Author Archives: Film Board

Film Series: The Handmaiden

2016. South Korea. Dir: Park Chan-wook. With Kim Min-hee. 144 min.


When a professional pickpocket is sent by a conman to serve as a Japanese heiress’s maid, the last thing she expects to discover is sexual freedom. Acclaimed director Park (Oldboy, Lady Vengeance) transposes Sarah Waters’s novel Fingersmith to Japanese-occupied Korea in this sensational erotic thriller.

Tonight / 8 p.m. / Goldsmith Family Cinema / Free

Film Series: Eternal Sunshine of the Spotless Mind

2004. USA. Dir: Michel Gondry. With Jim Carrey, Kate Winslet. 108 min.


Upon learning that his former girlfriend has undergone a memory erasure procedure to forget their relationship, a soft-spoken man decides to do the same. Dazzling, dreamlike imagery and sci-fi wonder show the memories of a couple in reverse, as Gondry stretches an already poignant Charlie Kaufman script to its emotional breaking point.

Tonight / 8 p.m. / Goldsmith Family Cinema / Free

Film Series Statement on The Holy Mountain

The Following Statement comes from the 2015-2016 Wesleyan Film Board:

After releasing this quarter’s calendar, members of the Film Board learned that Alejandro Jodorowosky, the director of The Holy Mountain (to be shown on Thursday, April 20), has openly claimed to have sexually assaulted a cast-member while working on his previous film El Topo. While these accounts are not recent, none of the members of the Film Board were aware of Jodorowsky’s past comments until after the calendar’s release.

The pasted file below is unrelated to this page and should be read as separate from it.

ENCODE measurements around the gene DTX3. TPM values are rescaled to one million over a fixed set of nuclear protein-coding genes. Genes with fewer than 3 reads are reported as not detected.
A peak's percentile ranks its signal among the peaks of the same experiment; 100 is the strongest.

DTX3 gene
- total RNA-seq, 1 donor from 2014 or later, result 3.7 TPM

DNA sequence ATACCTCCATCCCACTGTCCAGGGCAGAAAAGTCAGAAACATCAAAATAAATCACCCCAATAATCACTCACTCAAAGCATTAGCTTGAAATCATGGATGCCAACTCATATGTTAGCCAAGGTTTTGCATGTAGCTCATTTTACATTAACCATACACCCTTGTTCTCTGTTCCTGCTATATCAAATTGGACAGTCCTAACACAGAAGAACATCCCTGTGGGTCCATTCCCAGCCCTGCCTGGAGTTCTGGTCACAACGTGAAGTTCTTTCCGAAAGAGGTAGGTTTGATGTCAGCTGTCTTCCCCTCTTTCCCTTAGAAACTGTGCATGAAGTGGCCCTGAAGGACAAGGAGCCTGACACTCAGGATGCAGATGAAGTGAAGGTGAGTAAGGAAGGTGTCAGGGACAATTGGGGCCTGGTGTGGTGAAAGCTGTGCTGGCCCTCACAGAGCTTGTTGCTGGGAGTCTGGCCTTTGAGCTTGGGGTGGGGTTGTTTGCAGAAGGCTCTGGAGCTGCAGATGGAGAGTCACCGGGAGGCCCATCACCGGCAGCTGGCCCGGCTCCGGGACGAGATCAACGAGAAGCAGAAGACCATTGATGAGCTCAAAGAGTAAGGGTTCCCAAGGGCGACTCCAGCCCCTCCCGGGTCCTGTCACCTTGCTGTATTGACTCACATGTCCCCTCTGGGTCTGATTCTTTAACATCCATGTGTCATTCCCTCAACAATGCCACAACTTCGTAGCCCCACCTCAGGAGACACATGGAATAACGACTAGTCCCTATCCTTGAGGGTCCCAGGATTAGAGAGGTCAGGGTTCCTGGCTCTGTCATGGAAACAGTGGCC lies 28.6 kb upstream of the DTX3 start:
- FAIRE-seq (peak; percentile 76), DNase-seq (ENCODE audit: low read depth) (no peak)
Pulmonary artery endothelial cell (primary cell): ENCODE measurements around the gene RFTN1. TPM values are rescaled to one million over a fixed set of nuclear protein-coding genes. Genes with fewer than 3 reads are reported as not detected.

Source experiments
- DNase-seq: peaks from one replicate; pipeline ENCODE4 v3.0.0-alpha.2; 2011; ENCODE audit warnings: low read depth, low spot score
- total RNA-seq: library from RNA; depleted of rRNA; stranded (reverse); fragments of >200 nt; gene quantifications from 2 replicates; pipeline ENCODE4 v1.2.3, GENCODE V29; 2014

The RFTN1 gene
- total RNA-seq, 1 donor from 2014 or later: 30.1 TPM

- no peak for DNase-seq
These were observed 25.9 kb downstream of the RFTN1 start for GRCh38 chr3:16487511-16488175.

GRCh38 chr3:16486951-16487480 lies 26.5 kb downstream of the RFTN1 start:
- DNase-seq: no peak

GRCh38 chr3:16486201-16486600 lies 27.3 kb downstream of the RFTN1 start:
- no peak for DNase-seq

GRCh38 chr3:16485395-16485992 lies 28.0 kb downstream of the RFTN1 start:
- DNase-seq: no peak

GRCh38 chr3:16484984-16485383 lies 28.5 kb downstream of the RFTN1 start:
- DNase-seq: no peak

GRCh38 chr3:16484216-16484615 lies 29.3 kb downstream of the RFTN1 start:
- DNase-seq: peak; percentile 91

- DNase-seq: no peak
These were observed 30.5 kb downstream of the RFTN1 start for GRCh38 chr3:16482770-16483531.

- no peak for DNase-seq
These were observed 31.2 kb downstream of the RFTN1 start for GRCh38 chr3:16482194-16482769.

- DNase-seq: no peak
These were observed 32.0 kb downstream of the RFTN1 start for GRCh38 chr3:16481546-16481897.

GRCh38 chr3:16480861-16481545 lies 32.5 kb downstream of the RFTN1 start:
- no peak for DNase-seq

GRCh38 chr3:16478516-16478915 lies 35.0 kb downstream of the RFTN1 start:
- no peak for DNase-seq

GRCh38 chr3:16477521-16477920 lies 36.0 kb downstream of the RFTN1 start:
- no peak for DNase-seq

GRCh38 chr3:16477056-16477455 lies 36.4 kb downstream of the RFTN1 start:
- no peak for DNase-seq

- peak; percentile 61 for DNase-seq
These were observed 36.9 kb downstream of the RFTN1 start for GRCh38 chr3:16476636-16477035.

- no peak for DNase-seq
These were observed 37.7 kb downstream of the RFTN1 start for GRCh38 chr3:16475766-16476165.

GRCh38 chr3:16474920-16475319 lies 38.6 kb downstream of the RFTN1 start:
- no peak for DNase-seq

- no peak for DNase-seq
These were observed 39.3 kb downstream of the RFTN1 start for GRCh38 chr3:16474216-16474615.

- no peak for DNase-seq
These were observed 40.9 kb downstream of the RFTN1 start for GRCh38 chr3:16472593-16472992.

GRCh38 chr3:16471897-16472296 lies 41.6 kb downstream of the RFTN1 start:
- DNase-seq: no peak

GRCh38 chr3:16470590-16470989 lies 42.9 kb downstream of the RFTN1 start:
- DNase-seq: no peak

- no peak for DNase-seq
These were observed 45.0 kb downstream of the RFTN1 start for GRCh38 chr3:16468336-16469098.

First and foremost, we sincerely apologize for programming this film into the calendar; had we known of Jodorowosky’s statements, which can be easily found online, we would not have suggested its screening. Upon learning this information, we looked into possible alternative films to screen that night and discovered that replacing or cancelling the screening of The Holy Mountain would be impossible. The film’s distributor, which is not one of our regular vendors, has a formal booking process for 35mm films, which involves signing booking contracts in advance and pre-paying for the booking. Due to those contractual obligations, we were unable to cancel Holy Mountain. Furthermore, we neither had sufficient time nor funds to book an alternative screening for April 20.

The Film Board aims to bring to campus movies that will provide education and entertainment, but we also have a responsibility to program films by directors whose voices are worth championing. As a part of this duty, we must strive to showcase filmmakers who we can look up to, not those that perpetuate abuse. We can and must do better.

In the future, the Board pledges to prioritize research into the films and directors that we consider for screenings. We must be extremely mindful of the histories of the Jodorowoskys, Polanskis, and Allens of the world, and it is our responsibility to be aware of what we are endorsing, implicitly or explicitly, by screening any particular film. Additionally, several Board members will not be attending the screening of Holy Mountain in order to acknowledge our missteps in this booking. We recognize that this is only a starting point, and we welcome further feedback from the Wesleyan community as to how to handle situations like this in the future.

We again apologize for booking Holy Mountain, and we hope that you enjoy the remaining films on the calendar for this semester.